It seems fair to say that there’s no strong bond than that which exists between parent and child, or, more specifically, as in the case of Ken and Brad Kolodner, the ties that bind father and son. With Stony Run, the duo’s fourth album, that precept proves true courtesy of their musical synergy, and their ability to draw on a traditional tapestry while still maintaining a contemporary credence. The two complement one another with an adroit sense of novelty and nuance, Ken’s masterful hammered dulcimer finding a perfect complement through Brad’s tasteful banjo. Likewise, the latter’s low-lit vocals maintain the duo’s unpretentious approach, giving the entire album a decided folk-like finesse and understated elegance.
So too, the choice of material enhances the appeal, with opening track, Wild Bill Jones, replayed with a driving delivery that’s well worthy of that bluegrass standard. A cover of Kate Wolf’s beautiful ballad, Across the Great Divide, is rendered with the reverence this stirring song has always been due, its resilient refrain captured both solemnly and simply. Likewise, the album’s instrumentals — Stoney Run, Wisteria, Dizzy Creek — are conveyed with taste and tenderness, the spare arrangements giving each instrument in their arsenal an opportunity to find its specific place while still making its presence known. So too, the medley Richmond Blues/Possum on the Rails find the nuanced tones and the sturdy support combining for a celebratory sound that’s devoid of flash and frenzy.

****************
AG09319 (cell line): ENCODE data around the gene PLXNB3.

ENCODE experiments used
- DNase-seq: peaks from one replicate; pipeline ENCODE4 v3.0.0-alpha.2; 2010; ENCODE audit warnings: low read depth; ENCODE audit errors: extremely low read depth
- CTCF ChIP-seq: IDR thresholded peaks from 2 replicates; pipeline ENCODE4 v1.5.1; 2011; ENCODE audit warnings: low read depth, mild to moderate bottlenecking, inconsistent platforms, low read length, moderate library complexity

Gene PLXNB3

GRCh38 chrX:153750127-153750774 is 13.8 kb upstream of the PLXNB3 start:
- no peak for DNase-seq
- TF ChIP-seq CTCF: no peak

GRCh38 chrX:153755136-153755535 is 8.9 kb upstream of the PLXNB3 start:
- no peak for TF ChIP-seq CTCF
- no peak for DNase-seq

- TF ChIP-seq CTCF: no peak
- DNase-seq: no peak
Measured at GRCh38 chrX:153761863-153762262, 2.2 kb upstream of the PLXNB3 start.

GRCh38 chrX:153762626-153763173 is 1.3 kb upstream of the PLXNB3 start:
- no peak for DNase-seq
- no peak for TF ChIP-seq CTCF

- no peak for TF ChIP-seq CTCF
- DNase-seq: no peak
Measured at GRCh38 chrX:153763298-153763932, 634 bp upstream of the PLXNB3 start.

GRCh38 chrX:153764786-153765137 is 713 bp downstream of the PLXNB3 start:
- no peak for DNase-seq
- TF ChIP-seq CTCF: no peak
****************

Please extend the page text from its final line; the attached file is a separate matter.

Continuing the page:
The Kolodners get an assist in this endeavor from fiddler and guitarist Rachel Eddy and bassist Alex Lacuement, but there again, their contributions buttress the bottom end without intruding on the primary proceedings. That said, innovation isn’t excluded; the marimba variation on the hammered dulcimer found in Black Eyed Susie is striking even in its simplicity, just as the gentle tones of The Circle create a sedate sense of repose, all the more striking given the ethereal ambiance.
In sum, Stoney Run offers an adroit example of instrumental artistry and integrity, stirred with equal measure. Credit the Koldners with one of the best examples of innovative traditional string music heard yet this year.